Grassley Marches on HHS to Demand Faster Action on Alzheimer's Drugs

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  • 06/16/2006

Not really. When’s the last time you saw any pol manufacture or expend any political capital to advocate for faster cures.

By the way, on the Ketek matter. How many articles have mentioned that nearly ten million prescriptions have been written for Ketek worldwide since it was approved in Europe in 2001 and about 5 million have been written in the US since it was approved here in 2004. Over that time there have been 11 cases of acute liver failure, including the four deaths, in patients treated with Ketek, according to an FDA memo. FDA safety evaluators also uncovered 23 other cases where patients suffered serious liver injuries after receiving the antibiotic. Which means the incidence for liver problems (we can assume a part of those were the result of genetic mutations and poor prescribing, neither of which can be anticipated under our current regulatory system) is about .00066 percent and a death rate of 0.0000008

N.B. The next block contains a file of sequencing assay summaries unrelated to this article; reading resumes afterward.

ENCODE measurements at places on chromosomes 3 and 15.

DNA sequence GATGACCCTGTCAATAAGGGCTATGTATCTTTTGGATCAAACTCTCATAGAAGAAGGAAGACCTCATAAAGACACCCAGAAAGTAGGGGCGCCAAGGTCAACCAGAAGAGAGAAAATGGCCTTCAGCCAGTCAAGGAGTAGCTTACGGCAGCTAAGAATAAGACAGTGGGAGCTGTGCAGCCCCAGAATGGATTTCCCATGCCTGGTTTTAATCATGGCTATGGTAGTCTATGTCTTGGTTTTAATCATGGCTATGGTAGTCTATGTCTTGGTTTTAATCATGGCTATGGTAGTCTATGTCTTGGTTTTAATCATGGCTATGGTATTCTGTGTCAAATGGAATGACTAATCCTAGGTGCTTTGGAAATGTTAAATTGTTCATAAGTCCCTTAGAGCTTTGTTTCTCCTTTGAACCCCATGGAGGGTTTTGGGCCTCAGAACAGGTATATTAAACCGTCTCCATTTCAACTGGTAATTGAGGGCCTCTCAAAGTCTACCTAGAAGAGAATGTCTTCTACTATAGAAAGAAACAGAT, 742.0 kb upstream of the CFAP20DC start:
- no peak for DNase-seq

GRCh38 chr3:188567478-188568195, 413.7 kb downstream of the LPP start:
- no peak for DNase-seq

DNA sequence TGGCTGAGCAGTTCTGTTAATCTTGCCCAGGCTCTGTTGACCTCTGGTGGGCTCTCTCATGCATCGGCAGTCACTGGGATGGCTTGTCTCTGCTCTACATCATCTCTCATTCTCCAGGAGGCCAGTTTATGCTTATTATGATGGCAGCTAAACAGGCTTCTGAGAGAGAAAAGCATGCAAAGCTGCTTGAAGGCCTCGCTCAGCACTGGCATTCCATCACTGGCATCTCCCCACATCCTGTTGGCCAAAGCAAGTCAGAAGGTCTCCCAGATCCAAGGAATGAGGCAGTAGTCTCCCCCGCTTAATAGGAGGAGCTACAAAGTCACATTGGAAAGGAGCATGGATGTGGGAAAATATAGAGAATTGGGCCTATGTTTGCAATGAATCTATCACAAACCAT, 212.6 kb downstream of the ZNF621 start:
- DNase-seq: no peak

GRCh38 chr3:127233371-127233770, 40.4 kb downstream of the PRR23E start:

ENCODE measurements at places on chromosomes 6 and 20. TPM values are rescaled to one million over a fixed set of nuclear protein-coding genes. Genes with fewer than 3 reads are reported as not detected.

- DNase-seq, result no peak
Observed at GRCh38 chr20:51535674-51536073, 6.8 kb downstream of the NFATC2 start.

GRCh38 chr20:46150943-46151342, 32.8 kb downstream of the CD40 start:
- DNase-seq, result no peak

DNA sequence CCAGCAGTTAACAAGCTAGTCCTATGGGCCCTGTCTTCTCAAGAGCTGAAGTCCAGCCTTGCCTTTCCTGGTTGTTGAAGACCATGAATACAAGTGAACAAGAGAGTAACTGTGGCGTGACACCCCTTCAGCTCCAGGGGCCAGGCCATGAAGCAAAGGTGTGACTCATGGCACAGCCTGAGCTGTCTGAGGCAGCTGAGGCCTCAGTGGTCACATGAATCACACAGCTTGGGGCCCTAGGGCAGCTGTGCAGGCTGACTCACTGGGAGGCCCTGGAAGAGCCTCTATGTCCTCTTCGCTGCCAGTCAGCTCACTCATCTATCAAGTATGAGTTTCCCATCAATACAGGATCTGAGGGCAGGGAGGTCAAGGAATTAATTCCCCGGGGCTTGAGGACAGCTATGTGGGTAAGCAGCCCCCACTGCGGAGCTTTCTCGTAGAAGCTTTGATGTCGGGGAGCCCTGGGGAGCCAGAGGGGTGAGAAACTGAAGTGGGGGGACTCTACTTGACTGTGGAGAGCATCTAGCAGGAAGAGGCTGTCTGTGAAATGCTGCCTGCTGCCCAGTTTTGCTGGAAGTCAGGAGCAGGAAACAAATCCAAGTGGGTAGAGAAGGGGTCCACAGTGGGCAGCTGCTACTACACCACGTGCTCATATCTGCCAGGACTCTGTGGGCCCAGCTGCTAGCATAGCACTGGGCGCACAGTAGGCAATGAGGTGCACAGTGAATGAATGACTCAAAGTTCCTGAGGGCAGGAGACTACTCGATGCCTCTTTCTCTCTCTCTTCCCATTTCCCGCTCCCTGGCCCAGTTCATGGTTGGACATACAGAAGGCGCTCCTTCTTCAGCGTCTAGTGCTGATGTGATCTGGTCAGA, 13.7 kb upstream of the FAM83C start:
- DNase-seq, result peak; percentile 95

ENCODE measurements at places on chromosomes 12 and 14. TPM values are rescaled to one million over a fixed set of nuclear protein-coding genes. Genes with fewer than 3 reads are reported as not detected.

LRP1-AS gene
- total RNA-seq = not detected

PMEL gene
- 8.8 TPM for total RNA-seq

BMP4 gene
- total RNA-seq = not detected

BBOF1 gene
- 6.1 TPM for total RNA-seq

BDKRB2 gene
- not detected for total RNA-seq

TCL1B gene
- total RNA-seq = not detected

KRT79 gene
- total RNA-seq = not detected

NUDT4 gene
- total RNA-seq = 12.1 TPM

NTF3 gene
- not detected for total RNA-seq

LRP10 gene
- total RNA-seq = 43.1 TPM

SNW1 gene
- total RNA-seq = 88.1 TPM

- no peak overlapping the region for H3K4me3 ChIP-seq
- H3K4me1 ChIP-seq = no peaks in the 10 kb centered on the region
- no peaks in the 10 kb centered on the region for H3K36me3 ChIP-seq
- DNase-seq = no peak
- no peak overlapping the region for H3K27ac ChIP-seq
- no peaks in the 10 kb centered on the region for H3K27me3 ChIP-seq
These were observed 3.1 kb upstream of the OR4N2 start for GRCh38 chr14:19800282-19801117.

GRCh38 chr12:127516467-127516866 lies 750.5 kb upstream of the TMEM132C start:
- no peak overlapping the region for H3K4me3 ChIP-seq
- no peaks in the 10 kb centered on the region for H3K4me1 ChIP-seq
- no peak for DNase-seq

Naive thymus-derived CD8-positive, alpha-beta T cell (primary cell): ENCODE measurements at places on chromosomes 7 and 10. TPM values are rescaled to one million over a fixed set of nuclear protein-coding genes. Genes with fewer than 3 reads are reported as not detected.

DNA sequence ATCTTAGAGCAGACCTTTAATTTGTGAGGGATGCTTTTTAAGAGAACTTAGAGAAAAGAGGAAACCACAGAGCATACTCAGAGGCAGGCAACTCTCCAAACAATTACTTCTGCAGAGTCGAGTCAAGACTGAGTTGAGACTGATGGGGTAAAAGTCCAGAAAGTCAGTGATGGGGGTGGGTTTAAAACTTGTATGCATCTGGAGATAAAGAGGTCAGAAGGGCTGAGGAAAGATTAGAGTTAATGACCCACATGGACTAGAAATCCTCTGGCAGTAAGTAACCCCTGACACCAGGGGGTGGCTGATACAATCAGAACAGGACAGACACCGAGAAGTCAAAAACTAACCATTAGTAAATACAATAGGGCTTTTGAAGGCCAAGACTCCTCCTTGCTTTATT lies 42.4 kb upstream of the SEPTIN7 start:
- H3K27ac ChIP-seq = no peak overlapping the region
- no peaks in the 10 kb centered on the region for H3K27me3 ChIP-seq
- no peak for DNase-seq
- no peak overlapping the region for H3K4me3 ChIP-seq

Meanwhile, “Acetaminophen poisoning has become the most common cause of acute liver failure in the United States,” report the authors of a new study in the December 2005 issue of Hepatology, the official journal of the American Association for the Study of Liver Diseases (AASLD). While attempted suicides still account for many cases, almost half are the result of unintentional overdose.
Now about 100 million people use acetaminophen each year. And each year about there about 56,000 ER visits and 100 deaths (liver failure) attributed to the drug. That’s an injury rate of .000056 if my math is right and a death rate of 0.0000001. This drug has the same genetic problems with metabolism as Ketek.

Meanwhile the community acquired pneumonia for which Ketek was developed and is used for — since other antibiotics are failed to beat back resistant bacter — leads to 500,000 hospitalizations and 50,000 deaths a year.

Somehow Grassley and the media has misplaced these facts, along with the incontrovertible evidence that the drug works.


Center for Medicine in the Public Interest is a nonprofit, non-partisan organization promoting innovative solutions that advance medical progress, reduce health disparities, extend life and make health care more affordable, preventive and patient-centered. CMPI also provides the public, policymakers and the media a reliable source of independent scientific analysis on issues ranging from personalized medicine, food and drug safety, health care reform and comparative effectiveness.

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